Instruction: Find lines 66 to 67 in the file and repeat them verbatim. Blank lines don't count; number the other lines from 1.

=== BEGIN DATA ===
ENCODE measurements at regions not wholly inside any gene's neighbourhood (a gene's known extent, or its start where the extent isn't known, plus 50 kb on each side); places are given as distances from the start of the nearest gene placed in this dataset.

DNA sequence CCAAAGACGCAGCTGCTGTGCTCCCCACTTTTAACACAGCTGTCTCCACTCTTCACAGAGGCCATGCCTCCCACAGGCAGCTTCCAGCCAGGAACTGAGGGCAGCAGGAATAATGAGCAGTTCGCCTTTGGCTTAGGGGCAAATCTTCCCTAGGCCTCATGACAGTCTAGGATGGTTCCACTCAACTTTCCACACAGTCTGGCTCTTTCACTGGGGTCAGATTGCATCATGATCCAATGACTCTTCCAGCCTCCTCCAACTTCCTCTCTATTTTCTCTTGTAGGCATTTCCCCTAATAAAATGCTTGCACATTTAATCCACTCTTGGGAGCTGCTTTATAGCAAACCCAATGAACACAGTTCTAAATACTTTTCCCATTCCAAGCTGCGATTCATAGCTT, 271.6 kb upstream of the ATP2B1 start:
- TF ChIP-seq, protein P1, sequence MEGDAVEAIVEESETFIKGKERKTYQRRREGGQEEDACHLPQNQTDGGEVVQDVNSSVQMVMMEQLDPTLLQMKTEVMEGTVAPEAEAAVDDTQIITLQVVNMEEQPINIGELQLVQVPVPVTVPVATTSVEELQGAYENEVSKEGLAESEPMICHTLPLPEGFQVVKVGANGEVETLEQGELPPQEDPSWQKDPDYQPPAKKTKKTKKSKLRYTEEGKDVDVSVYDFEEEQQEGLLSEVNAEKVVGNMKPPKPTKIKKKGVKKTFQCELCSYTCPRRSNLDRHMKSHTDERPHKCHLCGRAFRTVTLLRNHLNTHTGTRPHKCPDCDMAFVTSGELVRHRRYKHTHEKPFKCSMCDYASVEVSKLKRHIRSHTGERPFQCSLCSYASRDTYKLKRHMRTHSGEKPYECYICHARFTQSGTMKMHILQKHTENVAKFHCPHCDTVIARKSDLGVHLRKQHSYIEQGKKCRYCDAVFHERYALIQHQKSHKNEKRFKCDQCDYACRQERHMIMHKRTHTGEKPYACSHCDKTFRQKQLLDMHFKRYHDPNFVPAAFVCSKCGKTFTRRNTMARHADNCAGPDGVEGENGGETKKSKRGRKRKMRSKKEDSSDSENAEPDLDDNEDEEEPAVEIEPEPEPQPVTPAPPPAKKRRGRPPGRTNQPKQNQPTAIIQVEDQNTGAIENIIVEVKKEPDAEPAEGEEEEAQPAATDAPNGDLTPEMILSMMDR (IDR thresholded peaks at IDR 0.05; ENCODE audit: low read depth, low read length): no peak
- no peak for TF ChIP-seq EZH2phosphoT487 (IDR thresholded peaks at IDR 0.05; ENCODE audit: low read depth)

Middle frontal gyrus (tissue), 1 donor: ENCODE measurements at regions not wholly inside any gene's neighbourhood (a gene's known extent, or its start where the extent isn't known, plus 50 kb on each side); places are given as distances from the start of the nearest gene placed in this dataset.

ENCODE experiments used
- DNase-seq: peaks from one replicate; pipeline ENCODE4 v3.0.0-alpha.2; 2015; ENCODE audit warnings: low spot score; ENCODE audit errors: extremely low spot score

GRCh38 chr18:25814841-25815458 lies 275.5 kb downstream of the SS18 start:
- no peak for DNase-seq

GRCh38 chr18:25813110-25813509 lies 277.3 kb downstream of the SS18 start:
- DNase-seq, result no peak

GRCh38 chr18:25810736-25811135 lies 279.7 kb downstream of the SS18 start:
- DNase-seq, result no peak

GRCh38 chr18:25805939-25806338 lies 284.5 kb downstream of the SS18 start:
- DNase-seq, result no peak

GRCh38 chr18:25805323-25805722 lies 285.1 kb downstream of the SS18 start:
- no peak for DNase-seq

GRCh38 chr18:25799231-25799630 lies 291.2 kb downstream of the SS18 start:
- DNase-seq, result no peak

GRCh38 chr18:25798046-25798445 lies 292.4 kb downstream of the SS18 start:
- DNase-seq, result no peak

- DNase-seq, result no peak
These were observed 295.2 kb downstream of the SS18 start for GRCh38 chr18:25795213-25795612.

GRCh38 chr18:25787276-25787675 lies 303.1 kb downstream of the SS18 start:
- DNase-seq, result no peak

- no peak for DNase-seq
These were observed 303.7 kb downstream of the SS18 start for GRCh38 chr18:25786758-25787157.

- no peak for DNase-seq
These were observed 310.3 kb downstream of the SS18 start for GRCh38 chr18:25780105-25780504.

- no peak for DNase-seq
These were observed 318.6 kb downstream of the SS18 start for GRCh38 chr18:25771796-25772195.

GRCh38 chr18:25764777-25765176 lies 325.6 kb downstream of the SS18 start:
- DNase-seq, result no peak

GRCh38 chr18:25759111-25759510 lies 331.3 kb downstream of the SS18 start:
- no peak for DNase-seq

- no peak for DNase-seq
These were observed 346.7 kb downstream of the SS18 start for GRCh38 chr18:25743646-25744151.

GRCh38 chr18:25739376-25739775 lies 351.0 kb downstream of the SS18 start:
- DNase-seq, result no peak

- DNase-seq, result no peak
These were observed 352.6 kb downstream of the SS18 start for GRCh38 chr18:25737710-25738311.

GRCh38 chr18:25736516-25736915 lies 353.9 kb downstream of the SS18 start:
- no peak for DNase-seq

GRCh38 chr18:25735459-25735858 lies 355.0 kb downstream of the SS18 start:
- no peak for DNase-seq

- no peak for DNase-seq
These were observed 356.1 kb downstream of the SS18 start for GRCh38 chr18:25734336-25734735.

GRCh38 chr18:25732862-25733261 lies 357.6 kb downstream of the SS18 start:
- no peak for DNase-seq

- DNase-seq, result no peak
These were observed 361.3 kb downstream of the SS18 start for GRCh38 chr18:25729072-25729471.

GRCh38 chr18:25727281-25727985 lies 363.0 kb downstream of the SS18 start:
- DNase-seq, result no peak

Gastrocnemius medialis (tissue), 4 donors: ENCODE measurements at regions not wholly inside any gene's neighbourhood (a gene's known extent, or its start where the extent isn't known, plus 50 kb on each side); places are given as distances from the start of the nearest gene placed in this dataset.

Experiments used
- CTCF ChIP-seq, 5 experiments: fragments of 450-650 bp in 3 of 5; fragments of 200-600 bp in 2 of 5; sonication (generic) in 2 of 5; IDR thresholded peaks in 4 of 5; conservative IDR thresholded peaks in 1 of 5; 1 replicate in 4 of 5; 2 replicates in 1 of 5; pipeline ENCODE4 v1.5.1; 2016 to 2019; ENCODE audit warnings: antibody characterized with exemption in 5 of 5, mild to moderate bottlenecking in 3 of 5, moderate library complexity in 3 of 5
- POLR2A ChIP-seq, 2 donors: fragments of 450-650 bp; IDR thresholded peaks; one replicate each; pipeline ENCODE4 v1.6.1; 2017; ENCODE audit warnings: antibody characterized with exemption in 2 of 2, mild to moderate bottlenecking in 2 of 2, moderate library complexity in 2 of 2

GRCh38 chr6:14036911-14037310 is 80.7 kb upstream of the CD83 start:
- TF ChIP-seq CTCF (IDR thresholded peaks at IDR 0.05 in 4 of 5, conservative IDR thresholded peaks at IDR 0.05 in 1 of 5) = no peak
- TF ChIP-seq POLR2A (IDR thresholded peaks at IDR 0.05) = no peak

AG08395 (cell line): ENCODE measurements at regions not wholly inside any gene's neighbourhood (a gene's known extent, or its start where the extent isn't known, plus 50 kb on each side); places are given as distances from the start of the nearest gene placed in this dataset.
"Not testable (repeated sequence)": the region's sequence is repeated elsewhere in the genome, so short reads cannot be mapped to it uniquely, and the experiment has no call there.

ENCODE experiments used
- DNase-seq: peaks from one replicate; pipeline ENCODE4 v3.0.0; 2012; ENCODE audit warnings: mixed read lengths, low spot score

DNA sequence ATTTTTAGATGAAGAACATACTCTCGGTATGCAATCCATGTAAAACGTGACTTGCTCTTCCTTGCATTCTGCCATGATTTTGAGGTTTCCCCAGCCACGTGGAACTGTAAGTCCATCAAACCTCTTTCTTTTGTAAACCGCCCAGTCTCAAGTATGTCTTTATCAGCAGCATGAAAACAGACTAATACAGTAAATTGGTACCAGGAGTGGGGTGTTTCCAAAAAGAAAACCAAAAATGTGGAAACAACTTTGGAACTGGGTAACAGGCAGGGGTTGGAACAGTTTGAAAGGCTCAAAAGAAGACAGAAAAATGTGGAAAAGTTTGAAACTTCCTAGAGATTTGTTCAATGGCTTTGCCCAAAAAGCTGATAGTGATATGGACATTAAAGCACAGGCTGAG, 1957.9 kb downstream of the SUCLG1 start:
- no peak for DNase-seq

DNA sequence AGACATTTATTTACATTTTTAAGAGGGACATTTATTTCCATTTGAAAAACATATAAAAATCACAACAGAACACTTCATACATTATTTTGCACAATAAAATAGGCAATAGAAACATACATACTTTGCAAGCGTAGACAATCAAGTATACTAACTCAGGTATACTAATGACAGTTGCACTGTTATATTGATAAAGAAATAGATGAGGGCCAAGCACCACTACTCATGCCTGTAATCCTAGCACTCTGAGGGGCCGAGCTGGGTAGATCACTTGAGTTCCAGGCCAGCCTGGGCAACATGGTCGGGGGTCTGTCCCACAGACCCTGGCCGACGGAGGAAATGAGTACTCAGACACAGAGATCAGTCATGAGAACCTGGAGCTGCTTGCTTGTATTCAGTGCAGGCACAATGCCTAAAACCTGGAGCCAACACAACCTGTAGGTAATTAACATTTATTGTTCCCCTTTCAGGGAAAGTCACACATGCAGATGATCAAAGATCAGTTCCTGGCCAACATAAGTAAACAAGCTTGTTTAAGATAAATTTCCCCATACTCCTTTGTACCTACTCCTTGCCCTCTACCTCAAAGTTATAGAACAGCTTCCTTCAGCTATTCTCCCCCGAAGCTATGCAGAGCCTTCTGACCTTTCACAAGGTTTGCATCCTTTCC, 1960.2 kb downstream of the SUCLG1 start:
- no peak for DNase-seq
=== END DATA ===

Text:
- no peak for DNase-seq

DNA sequence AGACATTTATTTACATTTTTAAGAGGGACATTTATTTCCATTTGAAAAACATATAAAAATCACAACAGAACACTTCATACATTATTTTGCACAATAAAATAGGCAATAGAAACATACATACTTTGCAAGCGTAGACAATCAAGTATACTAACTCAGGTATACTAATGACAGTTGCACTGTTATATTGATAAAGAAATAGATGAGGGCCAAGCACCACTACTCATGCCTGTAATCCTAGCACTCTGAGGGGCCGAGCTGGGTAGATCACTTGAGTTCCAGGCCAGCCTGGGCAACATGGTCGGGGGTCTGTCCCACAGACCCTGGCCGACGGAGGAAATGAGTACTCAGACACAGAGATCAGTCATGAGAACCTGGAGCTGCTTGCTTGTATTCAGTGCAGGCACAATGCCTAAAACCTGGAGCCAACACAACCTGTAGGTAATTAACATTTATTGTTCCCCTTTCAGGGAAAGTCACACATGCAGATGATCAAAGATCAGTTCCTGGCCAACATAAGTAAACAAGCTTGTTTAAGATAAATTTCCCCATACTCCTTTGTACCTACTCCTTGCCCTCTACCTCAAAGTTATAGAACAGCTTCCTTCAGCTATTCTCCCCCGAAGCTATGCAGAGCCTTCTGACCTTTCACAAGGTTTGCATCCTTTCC, 1960.2 kb downstream of the SUCLG1 start: